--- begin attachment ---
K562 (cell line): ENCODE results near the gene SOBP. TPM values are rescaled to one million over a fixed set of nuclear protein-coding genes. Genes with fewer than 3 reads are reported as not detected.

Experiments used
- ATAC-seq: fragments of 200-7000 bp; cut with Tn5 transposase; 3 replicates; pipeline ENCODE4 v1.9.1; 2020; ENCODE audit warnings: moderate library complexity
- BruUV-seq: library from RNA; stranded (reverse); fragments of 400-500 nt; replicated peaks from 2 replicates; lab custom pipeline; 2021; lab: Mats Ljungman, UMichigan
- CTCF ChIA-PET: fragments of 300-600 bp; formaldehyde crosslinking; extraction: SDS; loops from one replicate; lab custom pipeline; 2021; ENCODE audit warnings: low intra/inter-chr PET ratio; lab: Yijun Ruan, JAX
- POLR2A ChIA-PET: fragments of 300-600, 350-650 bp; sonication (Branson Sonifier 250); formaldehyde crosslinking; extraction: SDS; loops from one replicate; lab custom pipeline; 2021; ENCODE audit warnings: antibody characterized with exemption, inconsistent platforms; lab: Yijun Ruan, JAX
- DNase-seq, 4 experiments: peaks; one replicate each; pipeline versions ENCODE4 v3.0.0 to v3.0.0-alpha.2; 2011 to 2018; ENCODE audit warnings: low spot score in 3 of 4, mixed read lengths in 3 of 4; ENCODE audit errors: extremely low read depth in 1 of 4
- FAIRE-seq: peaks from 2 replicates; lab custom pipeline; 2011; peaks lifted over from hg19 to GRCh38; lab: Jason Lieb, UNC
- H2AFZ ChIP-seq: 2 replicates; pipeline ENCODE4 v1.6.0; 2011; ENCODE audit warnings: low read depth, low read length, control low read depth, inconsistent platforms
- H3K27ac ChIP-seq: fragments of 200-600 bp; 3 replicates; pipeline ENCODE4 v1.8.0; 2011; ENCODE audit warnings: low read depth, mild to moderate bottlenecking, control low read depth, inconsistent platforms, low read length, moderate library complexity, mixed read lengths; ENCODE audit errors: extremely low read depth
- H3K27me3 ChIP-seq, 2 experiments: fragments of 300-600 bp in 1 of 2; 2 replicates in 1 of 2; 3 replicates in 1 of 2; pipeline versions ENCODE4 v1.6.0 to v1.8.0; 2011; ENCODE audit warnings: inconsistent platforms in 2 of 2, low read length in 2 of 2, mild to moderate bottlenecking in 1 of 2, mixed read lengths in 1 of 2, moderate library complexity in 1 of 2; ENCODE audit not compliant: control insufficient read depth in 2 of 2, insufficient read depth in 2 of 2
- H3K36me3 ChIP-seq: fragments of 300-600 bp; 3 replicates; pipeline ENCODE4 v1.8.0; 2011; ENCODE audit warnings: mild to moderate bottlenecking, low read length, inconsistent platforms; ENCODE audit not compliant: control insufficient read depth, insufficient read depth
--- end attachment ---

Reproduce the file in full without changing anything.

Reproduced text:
K562 (cell line): ENCODE results near the gene SOBP. TPM values are rescaled to one million over a fixed set of nuclear protein-coding genes. Genes with fewer than 3 reads are reported as not detected.

Experiments used
- ATAC-seq: fragments of 200-7000 bp; cut with Tn5 transposase; 3 replicates; pipeline ENCODE4 v1.9.1; 2020; ENCODE audit warnings: moderate library complexity
- BruUV-seq: library from RNA; stranded (reverse); fragments of 400-500 nt; replicated peaks from 2 replicates; lab custom pipeline; 2021; lab: Mats Ljungman, UMichigan
- CTCF ChIA-PET: fragments of 300-600 bp; formaldehyde crosslinking; extraction: SDS; loops from one replicate; lab custom pipeline; 2021; ENCODE audit warnings: low intra/inter-chr PET ratio; lab: Yijun Ruan, JAX
- POLR2A ChIA-PET: fragments of 300-600, 350-650 bp; sonication (Branson Sonifier 250); formaldehyde crosslinking; extraction: SDS; loops from one replicate; lab custom pipeline; 2021; ENCODE audit warnings: antibody characterized with exemption, inconsistent platforms; lab: Yijun Ruan, JAX
- DNase-seq, 4 experiments: peaks; one replicate each; pipeline versions ENCODE4 v3.0.0 to v3.0.0-alpha.2; 2011 to 2018; ENCODE audit warnings: low spot score in 3 of 4, mixed read lengths in 3 of 4; ENCODE audit errors: extremely low read depth in 1 of 4
- FAIRE-seq: peaks from 2 replicates; lab custom pipeline; 2011; peaks lifted over from hg19 to GRCh38; lab: Jason Lieb, UNC
- H2AFZ ChIP-seq: 2 replicates; pipeline ENCODE4 v1.6.0; 2011; ENCODE audit warnings: low read depth, low read length, control low read depth, inconsistent platforms
- H3K27ac ChIP-seq: fragments of 200-600 bp; 3 replicates; pipeline ENCODE4 v1.8.0; 2011; ENCODE audit warnings: low read depth, mild to moderate bottlenecking, control low read depth, inconsistent platforms, low read length, moderate library complexity, mixed read lengths; ENCODE audit errors: extremely low read depth
- H3K27me3 ChIP-seq, 2 experiments: fragments of 300-600 bp in 1 of 2; 2 replicates in 1 of 2; 3 replicates in 1 of 2; pipeline versions ENCODE4 v1.6.0 to v1.8.0; 2011; ENCODE audit warnings: inconsistent platforms in 2 of 2, low read length in 2 of 2, mild to moderate bottlenecking in 1 of 2, mixed read lengths in 1 of 2, moderate library complexity in 1 of 2; ENCODE audit not compliant: control insufficient read depth in 2 of 2, insufficient read depth in 2 of 2
- H3K36me3 ChIP-seq: fragments of 300-600 bp; 3 replicates; pipeline ENCODE4 v1.8.0; 2011; ENCODE audit warnings: mild to moderate bottlenecking, low read length, inconsistent platforms; ENCODE audit not compliant: control insufficient read depth, insufficient read depth